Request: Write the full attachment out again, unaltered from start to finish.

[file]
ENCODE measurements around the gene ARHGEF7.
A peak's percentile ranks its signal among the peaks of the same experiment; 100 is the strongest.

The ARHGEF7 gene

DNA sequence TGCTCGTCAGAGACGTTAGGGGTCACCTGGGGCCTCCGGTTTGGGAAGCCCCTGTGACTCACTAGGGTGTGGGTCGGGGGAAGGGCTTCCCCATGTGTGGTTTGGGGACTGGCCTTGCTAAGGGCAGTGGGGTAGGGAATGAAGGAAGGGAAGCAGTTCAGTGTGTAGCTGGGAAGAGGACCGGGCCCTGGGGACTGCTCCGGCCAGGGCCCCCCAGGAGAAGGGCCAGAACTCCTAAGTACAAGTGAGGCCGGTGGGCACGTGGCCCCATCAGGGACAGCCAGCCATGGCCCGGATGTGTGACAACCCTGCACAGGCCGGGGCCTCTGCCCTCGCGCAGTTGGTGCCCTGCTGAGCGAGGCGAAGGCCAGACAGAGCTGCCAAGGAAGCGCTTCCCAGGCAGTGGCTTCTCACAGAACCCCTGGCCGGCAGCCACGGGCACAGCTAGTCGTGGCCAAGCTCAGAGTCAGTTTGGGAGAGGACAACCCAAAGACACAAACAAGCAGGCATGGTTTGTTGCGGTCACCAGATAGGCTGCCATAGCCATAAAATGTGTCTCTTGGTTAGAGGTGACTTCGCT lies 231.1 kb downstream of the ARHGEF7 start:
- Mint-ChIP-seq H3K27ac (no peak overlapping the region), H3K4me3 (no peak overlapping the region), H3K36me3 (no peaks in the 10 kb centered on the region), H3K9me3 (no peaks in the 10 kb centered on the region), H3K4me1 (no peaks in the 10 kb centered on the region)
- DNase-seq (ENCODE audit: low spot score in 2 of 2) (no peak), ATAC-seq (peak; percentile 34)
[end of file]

ENCODE measurements around the gene ARHGEF7.
A peak's percentile ranks its signal among the peaks of the same experiment; 100 is the strongest.

The ARHGEF7 gene

DNA sequence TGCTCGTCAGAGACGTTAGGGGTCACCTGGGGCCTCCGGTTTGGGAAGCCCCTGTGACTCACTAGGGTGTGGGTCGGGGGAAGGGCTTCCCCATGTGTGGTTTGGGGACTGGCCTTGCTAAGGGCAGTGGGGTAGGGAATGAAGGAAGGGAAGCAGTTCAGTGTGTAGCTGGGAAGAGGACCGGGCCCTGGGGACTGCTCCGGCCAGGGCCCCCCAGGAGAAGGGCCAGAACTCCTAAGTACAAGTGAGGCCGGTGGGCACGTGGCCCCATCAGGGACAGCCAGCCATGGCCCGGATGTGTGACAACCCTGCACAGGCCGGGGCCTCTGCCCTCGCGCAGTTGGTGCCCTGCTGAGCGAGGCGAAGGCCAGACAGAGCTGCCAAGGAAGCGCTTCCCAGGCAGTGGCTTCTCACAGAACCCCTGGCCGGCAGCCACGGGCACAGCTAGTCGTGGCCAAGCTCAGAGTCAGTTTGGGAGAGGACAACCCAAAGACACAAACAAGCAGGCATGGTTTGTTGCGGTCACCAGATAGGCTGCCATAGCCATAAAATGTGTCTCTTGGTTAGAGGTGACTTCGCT lies 231.1 kb downstream of the ARHGEF7 start:
- Mint-ChIP-seq H3K27ac (no peak overlapping the region), H3K4me3 (no peak overlapping the region), H3K36me3 (no peaks in the 10 kb centered on the region), H3K9me3 (no peaks in the 10 kb centered on the region), H3K4me1 (no peaks in the 10 kb centered on the region)
- DNase-seq (ENCODE audit: low spot score in 2 of 2) (no peak), ATAC-seq (peak; percentile 34)